Our Ian been a bass player for longer than he cares to remember and always wanted to build and paint his own guitar. So when his friend and second-hand guitar shop owner recently advertised a selection of project guitars, he couldn’t help but notice an interesting six string bass of unknown origin that needed a bit of TLC. At a bargain price he decided it was worth a punt, so he gave him a call and reserved it for further inspection.
We think it turned out pretty well, wouldn't you agree! Find out how he created the look below ...
"Bearing no manufacturers name or serial number, I’m guessing it was probably a kit guitar that had been ‘put together’ by a previous owner. Devoid of any aesthetic improvements, other than an attempt at some pyrography, I presumed the builder got fed up mid build and had decided to put the project to one side or just play it as it was. When I took ownership, it had 1 string a very grubby bare wood finish and a tone control with infinite adjustment! Oh wait, it isn’t actually wired into the circuit. That’s interesting!
"The first job was to strip it down to the individual components and access the usability of the parts. Everything looked serviceable so I broke out the random orbital sander and got to work ridding the world of Piccasso’s perfunctory pyrography efforts. At the same time, I decided to attempt some minor body reshaping. Not too much fettling though, just enough to smooth the edges and make it a bit more comfortable to play.
"I don’t have a record of what the body is made of, however a likely candidate and common wood used for mass produced guitar bodies is ‘Bass Wood’, also known as Limewood or Linden here in the UK. It’s a nice wood to work with but it’s quite soft, so I presume the manufacturers assumption was a hard paint finish would be used to give it some protection.
How to Paint a Guitar
"I did a quick search on Youtube for 'how to paint a guitar' and it soon became apparent that the common method of finishing is to spray the guitar with the type of paints and lacquers used in the Auto industry.
"Not wanting to spray nitrocellulose lacquer or similarly toxic paints in my house, I needed an environmentally and lung friendly alternative. A further of online research turned up a couple of videos of oil being used to get a natural finish on a guitar, which looked really good.
"Step up to the podium Osmo Polyx Oil 3032 clear satin. Not only is it a low odour and non-toxic oil based alternative, but it also has a tough finish developed to protect wooden floors and worktops, so I figured it should offer ample protection for my guitar.
"I couldn’t decide if I wanted to stain the almost white wood before finishing, so as well as the Polyx Oil, I grabbed a sample of Osmo wood wax finish in black. From the sample board in the shop I could see that a single coat gives a lovely highlighted effect to the grain.
"I tested the black stain on the top and sides of the guitar body which made the grain look amazing, but comparing before and after photos, I decided I preferred the way the pale colour of the wood contrasted with the black Pickups and the dark wood fretboard. So, deciding to sand if off and start again, I grabbed by trusty orbital sander and went to work on the top. As I removed the stained layer of wood, I noticed that there was a lovely line developing between the top and the still stained edges so decided to stop there and make it a feature. Conscious that very fine sandpaper would close the grain and stop the oil penetrating, I worked down to a 150 grit sandpaper. Happy with the resultant finish I decided to stop there.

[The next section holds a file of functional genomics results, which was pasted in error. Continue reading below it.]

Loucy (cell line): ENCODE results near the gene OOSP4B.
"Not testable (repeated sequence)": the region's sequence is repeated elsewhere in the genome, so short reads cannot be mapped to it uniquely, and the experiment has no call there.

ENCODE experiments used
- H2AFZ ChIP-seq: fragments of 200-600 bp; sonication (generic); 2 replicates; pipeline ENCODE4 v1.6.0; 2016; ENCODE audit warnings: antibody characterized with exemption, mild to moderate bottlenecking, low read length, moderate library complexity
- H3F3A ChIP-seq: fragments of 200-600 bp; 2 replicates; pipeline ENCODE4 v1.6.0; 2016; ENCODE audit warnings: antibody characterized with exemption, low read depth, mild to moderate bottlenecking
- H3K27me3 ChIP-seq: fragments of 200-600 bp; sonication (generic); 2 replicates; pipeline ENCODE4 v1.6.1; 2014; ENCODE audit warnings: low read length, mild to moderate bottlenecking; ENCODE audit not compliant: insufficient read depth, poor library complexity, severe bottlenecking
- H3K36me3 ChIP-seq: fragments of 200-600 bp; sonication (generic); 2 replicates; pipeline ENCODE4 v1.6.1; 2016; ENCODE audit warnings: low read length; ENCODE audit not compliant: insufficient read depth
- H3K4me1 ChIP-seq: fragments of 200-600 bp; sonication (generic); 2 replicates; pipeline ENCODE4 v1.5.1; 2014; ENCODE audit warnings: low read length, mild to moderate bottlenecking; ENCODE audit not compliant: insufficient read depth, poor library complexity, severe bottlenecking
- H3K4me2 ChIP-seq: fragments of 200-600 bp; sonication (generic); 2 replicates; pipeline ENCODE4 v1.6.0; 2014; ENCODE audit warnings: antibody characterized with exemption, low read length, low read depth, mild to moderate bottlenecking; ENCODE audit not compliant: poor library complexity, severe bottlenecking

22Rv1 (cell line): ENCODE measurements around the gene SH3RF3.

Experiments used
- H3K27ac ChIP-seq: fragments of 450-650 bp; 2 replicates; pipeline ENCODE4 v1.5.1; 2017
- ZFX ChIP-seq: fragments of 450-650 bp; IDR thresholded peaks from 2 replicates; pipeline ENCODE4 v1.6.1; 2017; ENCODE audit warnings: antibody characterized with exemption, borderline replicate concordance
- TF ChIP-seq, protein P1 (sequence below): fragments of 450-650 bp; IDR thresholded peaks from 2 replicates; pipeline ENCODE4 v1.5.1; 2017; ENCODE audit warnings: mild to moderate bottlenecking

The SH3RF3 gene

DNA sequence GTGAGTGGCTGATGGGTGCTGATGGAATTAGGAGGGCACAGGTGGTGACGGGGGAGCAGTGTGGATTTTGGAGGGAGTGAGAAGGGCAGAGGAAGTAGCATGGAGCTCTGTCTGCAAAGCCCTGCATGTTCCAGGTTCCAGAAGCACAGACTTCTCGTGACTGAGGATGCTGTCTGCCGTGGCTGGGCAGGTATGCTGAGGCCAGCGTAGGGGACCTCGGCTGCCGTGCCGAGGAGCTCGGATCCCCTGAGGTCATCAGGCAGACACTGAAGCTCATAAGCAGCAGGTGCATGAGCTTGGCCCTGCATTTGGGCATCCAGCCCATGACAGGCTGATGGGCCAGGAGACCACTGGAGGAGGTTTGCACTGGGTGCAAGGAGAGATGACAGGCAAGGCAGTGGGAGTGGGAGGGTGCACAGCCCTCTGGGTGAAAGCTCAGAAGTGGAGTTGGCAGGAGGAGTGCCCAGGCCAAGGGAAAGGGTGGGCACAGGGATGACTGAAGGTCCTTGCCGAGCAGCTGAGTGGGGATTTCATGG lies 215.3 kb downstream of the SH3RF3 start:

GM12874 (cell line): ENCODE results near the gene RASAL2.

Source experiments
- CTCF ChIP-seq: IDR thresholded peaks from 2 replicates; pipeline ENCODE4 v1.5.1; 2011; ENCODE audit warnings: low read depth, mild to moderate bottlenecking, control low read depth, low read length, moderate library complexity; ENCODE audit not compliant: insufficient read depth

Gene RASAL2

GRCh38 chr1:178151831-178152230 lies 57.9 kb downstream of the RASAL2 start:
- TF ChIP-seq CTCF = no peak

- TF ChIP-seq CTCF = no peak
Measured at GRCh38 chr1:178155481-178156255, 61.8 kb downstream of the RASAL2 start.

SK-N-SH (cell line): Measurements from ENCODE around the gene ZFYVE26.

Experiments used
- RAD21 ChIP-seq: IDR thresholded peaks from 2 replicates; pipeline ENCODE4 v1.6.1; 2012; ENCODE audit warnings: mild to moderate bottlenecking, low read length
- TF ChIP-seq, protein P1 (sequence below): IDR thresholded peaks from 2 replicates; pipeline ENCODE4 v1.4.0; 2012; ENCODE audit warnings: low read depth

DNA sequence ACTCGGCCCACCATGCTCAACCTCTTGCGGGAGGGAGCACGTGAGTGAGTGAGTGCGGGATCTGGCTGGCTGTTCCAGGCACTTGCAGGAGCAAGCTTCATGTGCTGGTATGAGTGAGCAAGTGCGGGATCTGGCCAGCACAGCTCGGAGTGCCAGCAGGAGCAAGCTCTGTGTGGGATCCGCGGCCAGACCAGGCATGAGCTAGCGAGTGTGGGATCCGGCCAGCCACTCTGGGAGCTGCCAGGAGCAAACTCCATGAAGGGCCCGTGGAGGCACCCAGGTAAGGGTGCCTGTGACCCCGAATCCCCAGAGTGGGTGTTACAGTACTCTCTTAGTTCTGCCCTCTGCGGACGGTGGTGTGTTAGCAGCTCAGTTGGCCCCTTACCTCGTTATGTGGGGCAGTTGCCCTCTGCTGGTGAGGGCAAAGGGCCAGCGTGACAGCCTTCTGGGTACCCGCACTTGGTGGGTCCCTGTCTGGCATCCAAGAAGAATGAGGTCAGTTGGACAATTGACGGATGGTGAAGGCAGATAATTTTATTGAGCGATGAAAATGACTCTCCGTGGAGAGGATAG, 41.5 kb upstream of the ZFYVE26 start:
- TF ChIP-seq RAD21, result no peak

"Next up, Osmo 3032 - Satin Polyx oil. As with most clear finishes, I knew it would to darken the wood colour slightly, but the wood was so pale, that it wasn’t an issue for me, otherwise I could have gone for the Osmo 3044 - Polyx oil Raw which contains a tiny amount of white pigment to counteract the darkening effect of the oil. I applied the 3032 with a lint free cloth over the entire surface, including the black stained edge, working it well into the grain in a circular motion). I left it in a warm room for about an hour and then working along the grain I buffed with a clean cloth to remove any excess product. The key with Osmo products is thin coats. I repeated the process 3 more times leaving at least 12 hours between coats. As an experiment, I purposely over-applied the last coat and left it for a couple of hours before buffing. It took a little bit more work to remove the excess, but I was rewarded with a deep satin finish which looked particularly good over the stained edges.
"Happy with the finish on the body, I treated the neck and headstock in the same way, applying just 2 coats to the neck to avoid any stickiness and I just one coat on the fingerboard to enhance the dark wood.
"All in all, I’m very pleased with the finish, lots of people have commented on how good it looks, so I guess it’s just a case of seeing how it holds up to use. Another benefit of the Osmo products is that they are easy to refinish. Should it be necessary in the future, a wipe down of the surface and reapplication of the oil is all that is needed. Osmo also produce a Liquid Wax Cleaner that applies a thin layer of wax as it cleans which will extend the life of the finish even further."
Find out more about Polyx oil and other great Osmo products on our website.
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